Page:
Organic rice research moves to front burner
Organic rice studies have moved to the front burner with almost $1 million in federal grants to Texas A&M AgriLife Research scientists.
Two studies, led by Fugen Dou, Ph.D., of Beaumont--and a team from College Station, Corpus Christi, Arkansas, Alabama and South Carolina--will look at yielding more high-quality organic rice in an environmentally friendly way. The research projects are funded by the U.S. Department of Agriculture.
Currently some 50,000 acres of organic rice are grown annually in the U.S., the researchers noted, and demand has continued to increase.
"Although conventional rice production has decreased in Texas by about 36 percent in the last 15 years," Dou said, "the state now has about 15,000 acres of organic rice and is revitalizing the rice industry."
But there are many unknowns about growing the crop organically, he said. And, because all U.S. rice is grown in flooded rice paddies, organic production methods developed for other crops do not pertain to rice farming.
The biggest of two grants will be an almost $727,000 study to look at reducing greenhouse gas emission on organic rice farms.
"Organic rice farming may have greater potential for soil carbon sequestration but may also result in greater greenhouse gas emissions because of greater input of organic matter," Dou explained.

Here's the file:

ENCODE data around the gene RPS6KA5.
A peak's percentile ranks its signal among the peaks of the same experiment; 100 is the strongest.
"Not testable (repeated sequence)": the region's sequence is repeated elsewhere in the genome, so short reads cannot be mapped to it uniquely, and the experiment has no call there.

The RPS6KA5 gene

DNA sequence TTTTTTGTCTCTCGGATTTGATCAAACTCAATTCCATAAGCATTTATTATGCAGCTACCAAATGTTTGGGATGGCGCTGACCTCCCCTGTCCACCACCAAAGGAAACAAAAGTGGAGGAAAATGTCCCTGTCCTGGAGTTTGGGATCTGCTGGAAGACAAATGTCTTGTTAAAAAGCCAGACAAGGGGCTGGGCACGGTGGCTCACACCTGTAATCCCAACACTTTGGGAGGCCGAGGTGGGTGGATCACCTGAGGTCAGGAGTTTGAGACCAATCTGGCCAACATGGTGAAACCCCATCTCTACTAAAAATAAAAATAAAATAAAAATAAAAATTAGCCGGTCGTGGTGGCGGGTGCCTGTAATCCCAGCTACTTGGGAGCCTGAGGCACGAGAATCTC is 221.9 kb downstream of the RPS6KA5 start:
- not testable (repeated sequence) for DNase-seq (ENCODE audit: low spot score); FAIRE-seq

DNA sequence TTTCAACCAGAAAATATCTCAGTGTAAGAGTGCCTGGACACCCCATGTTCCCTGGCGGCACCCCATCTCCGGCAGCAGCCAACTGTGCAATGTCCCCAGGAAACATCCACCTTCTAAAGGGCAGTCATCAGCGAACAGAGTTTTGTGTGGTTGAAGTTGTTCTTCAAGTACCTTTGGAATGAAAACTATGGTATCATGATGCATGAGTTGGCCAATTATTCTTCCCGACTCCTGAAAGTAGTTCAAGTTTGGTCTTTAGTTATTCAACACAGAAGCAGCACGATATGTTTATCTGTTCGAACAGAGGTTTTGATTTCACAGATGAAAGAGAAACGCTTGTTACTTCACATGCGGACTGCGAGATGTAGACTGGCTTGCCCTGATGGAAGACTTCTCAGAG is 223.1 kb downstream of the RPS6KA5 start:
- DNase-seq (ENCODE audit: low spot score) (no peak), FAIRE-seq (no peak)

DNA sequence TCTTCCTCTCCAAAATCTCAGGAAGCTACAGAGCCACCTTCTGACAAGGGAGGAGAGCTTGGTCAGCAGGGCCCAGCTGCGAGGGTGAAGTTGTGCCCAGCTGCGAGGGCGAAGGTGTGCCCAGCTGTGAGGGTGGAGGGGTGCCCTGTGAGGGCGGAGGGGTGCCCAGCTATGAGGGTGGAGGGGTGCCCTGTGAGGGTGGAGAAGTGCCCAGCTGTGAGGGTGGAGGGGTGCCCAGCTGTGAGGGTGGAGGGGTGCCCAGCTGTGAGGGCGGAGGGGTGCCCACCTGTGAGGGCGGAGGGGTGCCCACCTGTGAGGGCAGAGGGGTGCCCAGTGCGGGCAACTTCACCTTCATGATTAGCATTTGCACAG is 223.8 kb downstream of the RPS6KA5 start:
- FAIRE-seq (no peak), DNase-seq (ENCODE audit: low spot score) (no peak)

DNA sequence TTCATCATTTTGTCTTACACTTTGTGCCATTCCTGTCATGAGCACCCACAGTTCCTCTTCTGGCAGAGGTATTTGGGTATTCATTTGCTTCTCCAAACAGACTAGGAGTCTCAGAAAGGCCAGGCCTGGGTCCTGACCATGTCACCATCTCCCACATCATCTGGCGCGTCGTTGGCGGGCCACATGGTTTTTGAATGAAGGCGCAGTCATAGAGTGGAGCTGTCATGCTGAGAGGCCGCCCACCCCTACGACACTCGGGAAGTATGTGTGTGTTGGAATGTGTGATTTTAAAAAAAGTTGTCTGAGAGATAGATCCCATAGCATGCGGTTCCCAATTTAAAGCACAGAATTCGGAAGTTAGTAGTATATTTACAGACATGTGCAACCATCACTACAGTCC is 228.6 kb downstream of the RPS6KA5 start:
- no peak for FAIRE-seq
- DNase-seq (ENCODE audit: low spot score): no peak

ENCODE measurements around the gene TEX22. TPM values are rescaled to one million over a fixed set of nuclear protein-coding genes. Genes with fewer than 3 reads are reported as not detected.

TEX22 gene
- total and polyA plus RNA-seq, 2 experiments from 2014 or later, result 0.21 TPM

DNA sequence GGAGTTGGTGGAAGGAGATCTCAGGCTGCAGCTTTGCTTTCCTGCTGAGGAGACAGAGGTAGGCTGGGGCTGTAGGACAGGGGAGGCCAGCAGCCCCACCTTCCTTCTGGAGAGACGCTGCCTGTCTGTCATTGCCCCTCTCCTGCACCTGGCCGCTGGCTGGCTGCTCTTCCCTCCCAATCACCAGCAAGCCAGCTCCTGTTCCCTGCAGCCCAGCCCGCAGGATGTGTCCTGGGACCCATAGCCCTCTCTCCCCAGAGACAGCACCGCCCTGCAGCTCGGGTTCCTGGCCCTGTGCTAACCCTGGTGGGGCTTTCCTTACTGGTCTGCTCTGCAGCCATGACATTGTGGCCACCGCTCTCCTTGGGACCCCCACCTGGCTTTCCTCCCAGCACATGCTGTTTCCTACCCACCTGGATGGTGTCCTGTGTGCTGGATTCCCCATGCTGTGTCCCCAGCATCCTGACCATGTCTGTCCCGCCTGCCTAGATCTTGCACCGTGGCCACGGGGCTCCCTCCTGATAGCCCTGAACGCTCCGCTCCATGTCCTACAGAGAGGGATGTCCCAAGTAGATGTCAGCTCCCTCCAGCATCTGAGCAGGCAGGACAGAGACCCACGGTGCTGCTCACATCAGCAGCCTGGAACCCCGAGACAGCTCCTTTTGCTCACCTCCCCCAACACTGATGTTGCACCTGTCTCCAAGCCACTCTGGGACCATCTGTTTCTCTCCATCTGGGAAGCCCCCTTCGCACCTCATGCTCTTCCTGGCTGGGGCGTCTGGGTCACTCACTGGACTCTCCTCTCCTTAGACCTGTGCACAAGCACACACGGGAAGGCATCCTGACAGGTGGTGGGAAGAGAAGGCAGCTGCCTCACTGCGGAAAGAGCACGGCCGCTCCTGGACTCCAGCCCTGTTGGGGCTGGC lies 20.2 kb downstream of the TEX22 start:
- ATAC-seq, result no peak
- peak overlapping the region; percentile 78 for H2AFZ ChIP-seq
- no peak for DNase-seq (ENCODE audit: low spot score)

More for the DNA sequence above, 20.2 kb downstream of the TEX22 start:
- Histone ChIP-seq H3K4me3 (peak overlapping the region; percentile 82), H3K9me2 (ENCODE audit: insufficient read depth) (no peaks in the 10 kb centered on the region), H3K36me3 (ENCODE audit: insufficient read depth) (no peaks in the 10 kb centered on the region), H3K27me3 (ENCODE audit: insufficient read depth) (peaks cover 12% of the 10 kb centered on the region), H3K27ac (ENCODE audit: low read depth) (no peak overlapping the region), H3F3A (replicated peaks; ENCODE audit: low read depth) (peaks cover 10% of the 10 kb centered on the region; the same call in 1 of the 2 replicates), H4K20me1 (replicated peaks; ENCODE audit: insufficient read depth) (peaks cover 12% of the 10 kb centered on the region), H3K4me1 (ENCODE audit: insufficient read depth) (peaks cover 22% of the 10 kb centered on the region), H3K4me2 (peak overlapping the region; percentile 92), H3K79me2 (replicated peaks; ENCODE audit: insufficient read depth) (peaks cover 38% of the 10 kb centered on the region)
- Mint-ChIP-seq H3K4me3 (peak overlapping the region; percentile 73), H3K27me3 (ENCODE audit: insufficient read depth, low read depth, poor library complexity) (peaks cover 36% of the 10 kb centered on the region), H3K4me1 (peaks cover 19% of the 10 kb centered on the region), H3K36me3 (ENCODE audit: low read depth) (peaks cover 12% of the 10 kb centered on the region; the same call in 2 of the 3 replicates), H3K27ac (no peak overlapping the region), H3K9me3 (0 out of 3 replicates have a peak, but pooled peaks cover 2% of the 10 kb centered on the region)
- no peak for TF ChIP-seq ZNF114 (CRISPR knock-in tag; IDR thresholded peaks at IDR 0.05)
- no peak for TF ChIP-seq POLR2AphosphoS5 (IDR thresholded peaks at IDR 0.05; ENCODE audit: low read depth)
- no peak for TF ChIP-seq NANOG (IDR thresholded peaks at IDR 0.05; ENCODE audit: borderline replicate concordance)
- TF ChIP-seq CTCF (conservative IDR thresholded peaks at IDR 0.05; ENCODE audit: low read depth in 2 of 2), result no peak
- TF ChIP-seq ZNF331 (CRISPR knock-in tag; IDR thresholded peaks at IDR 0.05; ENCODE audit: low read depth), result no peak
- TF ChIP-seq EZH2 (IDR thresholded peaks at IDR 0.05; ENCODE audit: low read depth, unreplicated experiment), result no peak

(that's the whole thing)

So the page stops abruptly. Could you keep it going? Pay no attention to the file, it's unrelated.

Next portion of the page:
He said the research will look at the use of cover crops, organic soil amendments and the choice of varieties to improve soil quality, reduce disease loss and increase yield and milling quality.
Dou has done previous research to help rice farmers determine the best management practices for growing the crop organically. In those, the researcher found that ryegrass and clover performed better than other winter cover crops on clay soils. He also found two organic soil amendments--Nature Safe and Rhizogen--increased yield and milling quality better than other organic fertilizers.
The rice variety also made a difference in yield when grown organically, Dou said.
While those findings were conclusive individually, Dou noted, there had not been research to determine how these practices impacted each other when applied together.
"With this research, we will look at the effect of cover crops, organic soil amendments and the variety of rice on yield, milling quality, soil carbon sequestration and greenhouse gas emissions," he said.
The second study will use $225,000 to examine the severity of disease in rice crops in Texas and South Carolina, specifically at the impact of dissolved organic carbon, nitrogen and phosphorous concentrations and salinity on water quality.
Dou said the researchers also will develop budgets to determine the best management practices to use to get the maximum economic return for the investment.
Both projects will be conducted through 2015.